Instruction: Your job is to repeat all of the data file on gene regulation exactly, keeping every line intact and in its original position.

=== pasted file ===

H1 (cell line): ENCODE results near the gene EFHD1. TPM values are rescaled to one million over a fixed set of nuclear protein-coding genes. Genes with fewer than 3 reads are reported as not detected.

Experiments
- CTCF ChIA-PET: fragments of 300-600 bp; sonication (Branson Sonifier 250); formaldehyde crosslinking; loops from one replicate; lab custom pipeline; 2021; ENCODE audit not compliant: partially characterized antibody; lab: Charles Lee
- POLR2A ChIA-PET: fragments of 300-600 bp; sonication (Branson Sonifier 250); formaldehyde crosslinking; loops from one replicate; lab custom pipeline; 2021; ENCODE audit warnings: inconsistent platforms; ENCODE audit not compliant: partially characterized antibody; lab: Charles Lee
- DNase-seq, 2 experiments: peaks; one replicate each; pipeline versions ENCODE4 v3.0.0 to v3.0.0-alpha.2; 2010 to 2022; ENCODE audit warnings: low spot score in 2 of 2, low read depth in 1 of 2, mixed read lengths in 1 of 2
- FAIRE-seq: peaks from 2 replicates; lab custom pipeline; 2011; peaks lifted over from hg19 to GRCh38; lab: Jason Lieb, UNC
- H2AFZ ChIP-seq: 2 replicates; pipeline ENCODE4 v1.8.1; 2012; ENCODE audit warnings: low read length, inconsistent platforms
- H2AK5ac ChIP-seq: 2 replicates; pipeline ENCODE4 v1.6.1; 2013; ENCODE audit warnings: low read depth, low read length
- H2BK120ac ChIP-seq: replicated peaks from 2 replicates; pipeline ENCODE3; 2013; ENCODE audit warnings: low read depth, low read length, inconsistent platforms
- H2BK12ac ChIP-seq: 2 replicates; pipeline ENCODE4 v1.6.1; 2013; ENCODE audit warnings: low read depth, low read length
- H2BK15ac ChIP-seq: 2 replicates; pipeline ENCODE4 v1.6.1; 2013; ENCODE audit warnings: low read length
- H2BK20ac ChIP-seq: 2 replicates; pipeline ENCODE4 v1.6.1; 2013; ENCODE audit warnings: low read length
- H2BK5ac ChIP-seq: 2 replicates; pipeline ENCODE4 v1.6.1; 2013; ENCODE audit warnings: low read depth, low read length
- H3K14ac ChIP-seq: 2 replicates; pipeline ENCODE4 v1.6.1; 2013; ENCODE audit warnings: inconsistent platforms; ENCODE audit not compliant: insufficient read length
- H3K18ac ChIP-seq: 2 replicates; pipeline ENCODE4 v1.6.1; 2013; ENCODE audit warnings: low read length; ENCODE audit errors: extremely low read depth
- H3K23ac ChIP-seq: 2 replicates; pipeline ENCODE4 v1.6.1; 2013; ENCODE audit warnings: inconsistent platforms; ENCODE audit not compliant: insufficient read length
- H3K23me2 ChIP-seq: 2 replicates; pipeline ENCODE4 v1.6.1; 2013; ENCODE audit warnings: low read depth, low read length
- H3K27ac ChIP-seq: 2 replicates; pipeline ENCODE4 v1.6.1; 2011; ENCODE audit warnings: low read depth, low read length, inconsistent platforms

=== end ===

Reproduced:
H1 (cell line): ENCODE results near the gene EFHD1. TPM values are rescaled to one million over a fixed set of nuclear protein-coding genes. Genes with fewer than 3 reads are reported as not detected.

Experiments
- CTCF ChIA-PET: fragments of 300-600 bp; sonication (Branson Sonifier 250); formaldehyde crosslinking; loops from one replicate; lab custom pipeline; 2021; ENCODE audit not compliant: partially characterized antibody; lab: Charles Lee
- POLR2A ChIA-PET: fragments of 300-600 bp; sonication (Branson Sonifier 250); formaldehyde crosslinking; loops from one replicate; lab custom pipeline; 2021; ENCODE audit warnings: inconsistent platforms; ENCODE audit not compliant: partially characterized antibody; lab: Charles Lee
- DNase-seq, 2 experiments: peaks; one replicate each; pipeline versions ENCODE4 v3.0.0 to v3.0.0-alpha.2; 2010 to 2022; ENCODE audit warnings: low spot score in 2 of 2, low read depth in 1 of 2, mixed read lengths in 1 of 2
- FAIRE-seq: peaks from 2 replicates; lab custom pipeline; 2011; peaks lifted over from hg19 to GRCh38; lab: Jason Lieb, UNC
- H2AFZ ChIP-seq: 2 replicates; pipeline ENCODE4 v1.8.1; 2012; ENCODE audit warnings: low read length, inconsistent platforms
- H2AK5ac ChIP-seq: 2 replicates; pipeline ENCODE4 v1.6.1; 2013; ENCODE audit warnings: low read depth, low read length
- H2BK120ac ChIP-seq: replicated peaks from 2 replicates; pipeline ENCODE3; 2013; ENCODE audit warnings: low read depth, low read length, inconsistent platforms
- H2BK12ac ChIP-seq: 2 replicates; pipeline ENCODE4 v1.6.1; 2013; ENCODE audit warnings: low read depth, low read length
- H2BK15ac ChIP-seq: 2 replicates; pipeline ENCODE4 v1.6.1; 2013; ENCODE audit warnings: low read length
- H2BK20ac ChIP-seq: 2 replicates; pipeline ENCODE4 v1.6.1; 2013; ENCODE audit warnings: low read length
- H2BK5ac ChIP-seq: 2 replicates; pipeline ENCODE4 v1.6.1; 2013; ENCODE audit warnings: low read depth, low read length
- H3K14ac ChIP-seq: 2 replicates; pipeline ENCODE4 v1.6.1; 2013; ENCODE audit warnings: inconsistent platforms; ENCODE audit not compliant: insufficient read length
- H3K18ac ChIP-seq: 2 replicates; pipeline ENCODE4 v1.6.1; 2013; ENCODE audit warnings: low read length; ENCODE audit errors: extremely low read depth
- H3K23ac ChIP-seq: 2 replicates; pipeline ENCODE4 v1.6.1; 2013; ENCODE audit warnings: inconsistent platforms; ENCODE audit not compliant: insufficient read length
- H3K23me2 ChIP-seq: 2 replicates; pipeline ENCODE4 v1.6.1; 2013; ENCODE audit warnings: low read depth, low read length
- H3K27ac ChIP-seq: 2 replicates; pipeline ENCODE4 v1.6.1; 2011; ENCODE audit warnings: low read depth, low read length, inconsistent platforms